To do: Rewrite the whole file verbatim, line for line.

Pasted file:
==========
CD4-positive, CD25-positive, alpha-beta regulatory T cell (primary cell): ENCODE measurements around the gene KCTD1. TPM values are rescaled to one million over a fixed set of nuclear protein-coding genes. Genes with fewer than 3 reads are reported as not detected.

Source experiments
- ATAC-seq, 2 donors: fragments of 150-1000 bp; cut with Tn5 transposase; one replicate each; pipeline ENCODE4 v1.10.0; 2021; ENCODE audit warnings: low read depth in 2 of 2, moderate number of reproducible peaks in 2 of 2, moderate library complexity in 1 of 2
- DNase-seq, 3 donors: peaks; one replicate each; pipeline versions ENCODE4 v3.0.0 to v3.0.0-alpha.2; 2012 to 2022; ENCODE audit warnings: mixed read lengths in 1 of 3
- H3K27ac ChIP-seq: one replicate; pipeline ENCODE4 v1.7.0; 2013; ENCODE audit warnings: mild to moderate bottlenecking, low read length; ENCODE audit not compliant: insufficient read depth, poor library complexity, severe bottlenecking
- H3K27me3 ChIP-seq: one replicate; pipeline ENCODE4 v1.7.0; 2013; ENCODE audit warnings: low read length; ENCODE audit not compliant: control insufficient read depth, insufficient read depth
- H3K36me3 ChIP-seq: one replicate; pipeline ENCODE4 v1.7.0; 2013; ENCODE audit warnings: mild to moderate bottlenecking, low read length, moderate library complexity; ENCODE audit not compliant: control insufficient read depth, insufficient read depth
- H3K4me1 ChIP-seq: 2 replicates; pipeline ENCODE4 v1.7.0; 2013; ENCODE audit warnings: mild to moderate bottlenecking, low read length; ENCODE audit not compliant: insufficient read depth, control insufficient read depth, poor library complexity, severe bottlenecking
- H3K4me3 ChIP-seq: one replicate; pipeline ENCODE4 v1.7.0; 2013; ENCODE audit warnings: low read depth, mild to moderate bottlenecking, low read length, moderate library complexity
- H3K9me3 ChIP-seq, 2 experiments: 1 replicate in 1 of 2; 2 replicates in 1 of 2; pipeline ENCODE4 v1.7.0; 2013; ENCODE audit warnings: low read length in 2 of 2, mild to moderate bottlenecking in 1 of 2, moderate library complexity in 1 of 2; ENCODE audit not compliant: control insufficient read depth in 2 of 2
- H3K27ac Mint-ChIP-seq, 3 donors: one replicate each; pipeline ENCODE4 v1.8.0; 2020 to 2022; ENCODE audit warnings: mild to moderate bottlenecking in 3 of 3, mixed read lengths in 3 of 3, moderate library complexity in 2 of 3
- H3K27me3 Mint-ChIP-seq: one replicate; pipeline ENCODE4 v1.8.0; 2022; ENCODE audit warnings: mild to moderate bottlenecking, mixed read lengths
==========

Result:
CD4-positive, CD25-positive, alpha-beta regulatory T cell (primary cell): ENCODE measurements around the gene KCTD1. TPM values are rescaled to one million over a fixed set of nuclear protein-coding genes. Genes with fewer than 3 reads are reported as not detected.

Source experiments
- ATAC-seq, 2 donors: fragments of 150-1000 bp; cut with Tn5 transposase; one replicate each; pipeline ENCODE4 v1.10.0; 2021; ENCODE audit warnings: low read depth in 2 of 2, moderate number of reproducible peaks in 2 of 2, moderate library complexity in 1 of 2
- DNase-seq, 3 donors: peaks; one replicate each; pipeline versions ENCODE4 v3.0.0 to v3.0.0-alpha.2; 2012 to 2022; ENCODE audit warnings: mixed read lengths in 1 of 3
- H3K27ac ChIP-seq: one replicate; pipeline ENCODE4 v1.7.0; 2013; ENCODE audit warnings: mild to moderate bottlenecking, low read length; ENCODE audit not compliant: insufficient read depth, poor library complexity, severe bottlenecking
- H3K27me3 ChIP-seq: one replicate; pipeline ENCODE4 v1.7.0; 2013; ENCODE audit warnings: low read length; ENCODE audit not compliant: control insufficient read depth, insufficient read depth
- H3K36me3 ChIP-seq: one replicate; pipeline ENCODE4 v1.7.0; 2013; ENCODE audit warnings: mild to moderate bottlenecking, low read length, moderate library complexity; ENCODE audit not compliant: control insufficient read depth, insufficient read depth
- H3K4me1 ChIP-seq: 2 replicates; pipeline ENCODE4 v1.7.0; 2013; ENCODE audit warnings: mild to moderate bottlenecking, low read length; ENCODE audit not compliant: insufficient read depth, control insufficient read depth, poor library complexity, severe bottlenecking
- H3K4me3 ChIP-seq: one replicate; pipeline ENCODE4 v1.7.0; 2013; ENCODE audit warnings: low read depth, mild to moderate bottlenecking, low read length, moderate library complexity
- H3K9me3 ChIP-seq, 2 experiments: 1 replicate in 1 of 2; 2 replicates in 1 of 2; pipeline ENCODE4 v1.7.0; 2013; ENCODE audit warnings: low read length in 2 of 2, mild to moderate bottlenecking in 1 of 2, moderate library complexity in 1 of 2; ENCODE audit not compliant: control insufficient read depth in 2 of 2
- H3K27ac Mint-ChIP-seq, 3 donors: one replicate each; pipeline ENCODE4 v1.8.0; 2020 to 2022; ENCODE audit warnings: mild to moderate bottlenecking in 3 of 3, mixed read lengths in 3 of 3, moderate library complexity in 2 of 3
- H3K27me3 Mint-ChIP-seq: one replicate; pipeline ENCODE4 v1.8.0; 2022; ENCODE audit warnings: mild to moderate bottlenecking, mixed read lengths